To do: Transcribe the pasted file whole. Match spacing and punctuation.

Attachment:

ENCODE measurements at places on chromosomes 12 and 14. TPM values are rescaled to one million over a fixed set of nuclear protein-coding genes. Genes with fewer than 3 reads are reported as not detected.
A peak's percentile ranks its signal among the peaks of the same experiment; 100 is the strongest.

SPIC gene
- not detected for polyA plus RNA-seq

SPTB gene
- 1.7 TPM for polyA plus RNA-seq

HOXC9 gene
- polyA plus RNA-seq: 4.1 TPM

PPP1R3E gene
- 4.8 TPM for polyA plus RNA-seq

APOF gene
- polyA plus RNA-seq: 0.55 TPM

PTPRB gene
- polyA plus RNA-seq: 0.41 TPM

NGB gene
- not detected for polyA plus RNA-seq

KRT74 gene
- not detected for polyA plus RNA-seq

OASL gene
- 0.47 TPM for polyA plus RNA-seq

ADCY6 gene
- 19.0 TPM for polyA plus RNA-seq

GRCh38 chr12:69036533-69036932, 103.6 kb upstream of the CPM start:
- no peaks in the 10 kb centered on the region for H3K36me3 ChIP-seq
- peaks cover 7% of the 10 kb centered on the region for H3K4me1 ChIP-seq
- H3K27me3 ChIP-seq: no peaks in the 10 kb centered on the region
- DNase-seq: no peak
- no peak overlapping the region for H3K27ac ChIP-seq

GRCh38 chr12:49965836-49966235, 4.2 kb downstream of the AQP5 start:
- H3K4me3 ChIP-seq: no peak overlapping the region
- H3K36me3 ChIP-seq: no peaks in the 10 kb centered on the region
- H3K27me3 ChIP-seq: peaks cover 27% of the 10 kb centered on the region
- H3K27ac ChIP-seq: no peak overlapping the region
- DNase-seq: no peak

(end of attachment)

ENCODE measurements at places on chromosomes 12 and 14. TPM values are rescaled to one million over a fixed set of nuclear protein-coding genes. Genes with fewer than 3 reads are reported as not detected.
A peak's percentile ranks its signal among the peaks of the same experiment; 100 is the strongest.

SPIC gene
- not detected for polyA plus RNA-seq

SPTB gene
- 1.7 TPM for polyA plus RNA-seq

HOXC9 gene
- polyA plus RNA-seq: 4.1 TPM

PPP1R3E gene
- 4.8 TPM for polyA plus RNA-seq

APOF gene
- polyA plus RNA-seq: 0.55 TPM

PTPRB gene
- polyA plus RNA-seq: 0.41 TPM

NGB gene
- not detected for polyA plus RNA-seq

KRT74 gene
- not detected for polyA plus RNA-seq

OASL gene
- 0.47 TPM for polyA plus RNA-seq

ADCY6 gene
- 19.0 TPM for polyA plus RNA-seq

GRCh38 chr12:69036533-69036932, 103.6 kb upstream of the CPM start:
- no peaks in the 10 kb centered on the region for H3K36me3 ChIP-seq
- peaks cover 7% of the 10 kb centered on the region for H3K4me1 ChIP-seq
- H3K27me3 ChIP-seq: no peaks in the 10 kb centered on the region
- DNase-seq: no peak
- no peak overlapping the region for H3K27ac ChIP-seq

GRCh38 chr12:49965836-49966235, 4.2 kb downstream of the AQP5 start:
- H3K4me3 ChIP-seq: no peak overlapping the region
- H3K36me3 ChIP-seq: no peaks in the 10 kb centered on the region
- H3K27me3 ChIP-seq: peaks cover 27% of the 10 kb centered on the region
- H3K27ac ChIP-seq: no peak overlapping the region
- DNase-seq: no peak